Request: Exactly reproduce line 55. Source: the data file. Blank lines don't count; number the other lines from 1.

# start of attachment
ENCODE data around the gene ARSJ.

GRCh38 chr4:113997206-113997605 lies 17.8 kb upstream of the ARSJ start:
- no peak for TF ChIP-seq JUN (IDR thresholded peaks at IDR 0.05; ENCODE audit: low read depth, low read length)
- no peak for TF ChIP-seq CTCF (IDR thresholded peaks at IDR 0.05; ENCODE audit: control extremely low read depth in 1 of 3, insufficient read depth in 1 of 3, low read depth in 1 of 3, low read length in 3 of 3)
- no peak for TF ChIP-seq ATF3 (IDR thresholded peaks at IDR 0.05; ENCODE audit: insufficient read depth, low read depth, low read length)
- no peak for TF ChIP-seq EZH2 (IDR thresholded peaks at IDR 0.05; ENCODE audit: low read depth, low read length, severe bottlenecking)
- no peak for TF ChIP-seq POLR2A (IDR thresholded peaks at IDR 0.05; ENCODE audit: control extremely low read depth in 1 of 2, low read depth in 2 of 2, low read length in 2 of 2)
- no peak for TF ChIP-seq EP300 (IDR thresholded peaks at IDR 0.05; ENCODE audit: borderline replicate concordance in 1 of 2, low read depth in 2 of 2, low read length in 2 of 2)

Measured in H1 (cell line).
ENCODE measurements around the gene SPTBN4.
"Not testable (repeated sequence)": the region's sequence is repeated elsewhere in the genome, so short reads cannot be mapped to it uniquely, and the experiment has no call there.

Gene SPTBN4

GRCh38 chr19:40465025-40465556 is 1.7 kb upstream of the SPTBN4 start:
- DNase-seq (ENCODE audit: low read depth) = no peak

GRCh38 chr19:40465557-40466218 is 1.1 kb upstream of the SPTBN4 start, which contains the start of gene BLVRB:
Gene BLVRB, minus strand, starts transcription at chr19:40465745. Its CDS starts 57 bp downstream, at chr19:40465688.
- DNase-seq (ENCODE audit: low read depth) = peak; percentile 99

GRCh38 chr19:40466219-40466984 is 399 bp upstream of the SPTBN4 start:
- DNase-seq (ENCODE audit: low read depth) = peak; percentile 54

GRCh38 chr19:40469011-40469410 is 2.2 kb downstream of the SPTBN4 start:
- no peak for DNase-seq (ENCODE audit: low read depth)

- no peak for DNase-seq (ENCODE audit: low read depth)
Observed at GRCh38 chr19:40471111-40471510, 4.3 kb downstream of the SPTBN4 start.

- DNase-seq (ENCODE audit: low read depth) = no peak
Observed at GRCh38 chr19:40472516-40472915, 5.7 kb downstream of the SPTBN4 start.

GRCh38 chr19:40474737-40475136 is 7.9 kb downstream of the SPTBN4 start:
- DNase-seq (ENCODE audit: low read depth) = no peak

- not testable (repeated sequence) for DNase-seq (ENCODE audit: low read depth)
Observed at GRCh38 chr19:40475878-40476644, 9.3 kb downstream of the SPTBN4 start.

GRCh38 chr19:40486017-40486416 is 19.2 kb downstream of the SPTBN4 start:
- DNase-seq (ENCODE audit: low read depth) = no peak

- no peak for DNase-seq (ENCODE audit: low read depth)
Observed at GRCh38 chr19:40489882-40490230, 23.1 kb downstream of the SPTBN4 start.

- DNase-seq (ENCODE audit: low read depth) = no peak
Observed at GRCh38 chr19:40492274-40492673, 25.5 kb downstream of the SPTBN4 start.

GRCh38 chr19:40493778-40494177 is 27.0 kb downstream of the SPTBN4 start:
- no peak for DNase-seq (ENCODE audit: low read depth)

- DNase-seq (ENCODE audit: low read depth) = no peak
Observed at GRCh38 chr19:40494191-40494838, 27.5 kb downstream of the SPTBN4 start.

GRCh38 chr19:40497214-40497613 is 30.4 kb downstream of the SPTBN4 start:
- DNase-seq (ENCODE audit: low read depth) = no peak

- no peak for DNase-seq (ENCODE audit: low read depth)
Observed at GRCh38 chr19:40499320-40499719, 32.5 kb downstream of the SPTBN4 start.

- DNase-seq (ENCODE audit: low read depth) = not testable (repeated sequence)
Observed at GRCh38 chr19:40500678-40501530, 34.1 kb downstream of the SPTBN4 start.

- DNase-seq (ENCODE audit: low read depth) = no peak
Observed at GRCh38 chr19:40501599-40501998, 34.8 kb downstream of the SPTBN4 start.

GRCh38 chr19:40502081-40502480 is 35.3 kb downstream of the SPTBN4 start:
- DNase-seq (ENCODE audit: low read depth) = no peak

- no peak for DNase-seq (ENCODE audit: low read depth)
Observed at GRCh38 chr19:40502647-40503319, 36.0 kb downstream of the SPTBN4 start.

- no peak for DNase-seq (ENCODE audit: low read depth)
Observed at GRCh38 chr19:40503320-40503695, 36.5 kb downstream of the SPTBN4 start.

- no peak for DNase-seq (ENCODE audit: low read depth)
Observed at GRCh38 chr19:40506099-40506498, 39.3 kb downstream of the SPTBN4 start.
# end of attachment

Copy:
Observed at GRCh38 chr19:40506099-40506498, 39.3 kb downstream of the SPTBN4 start.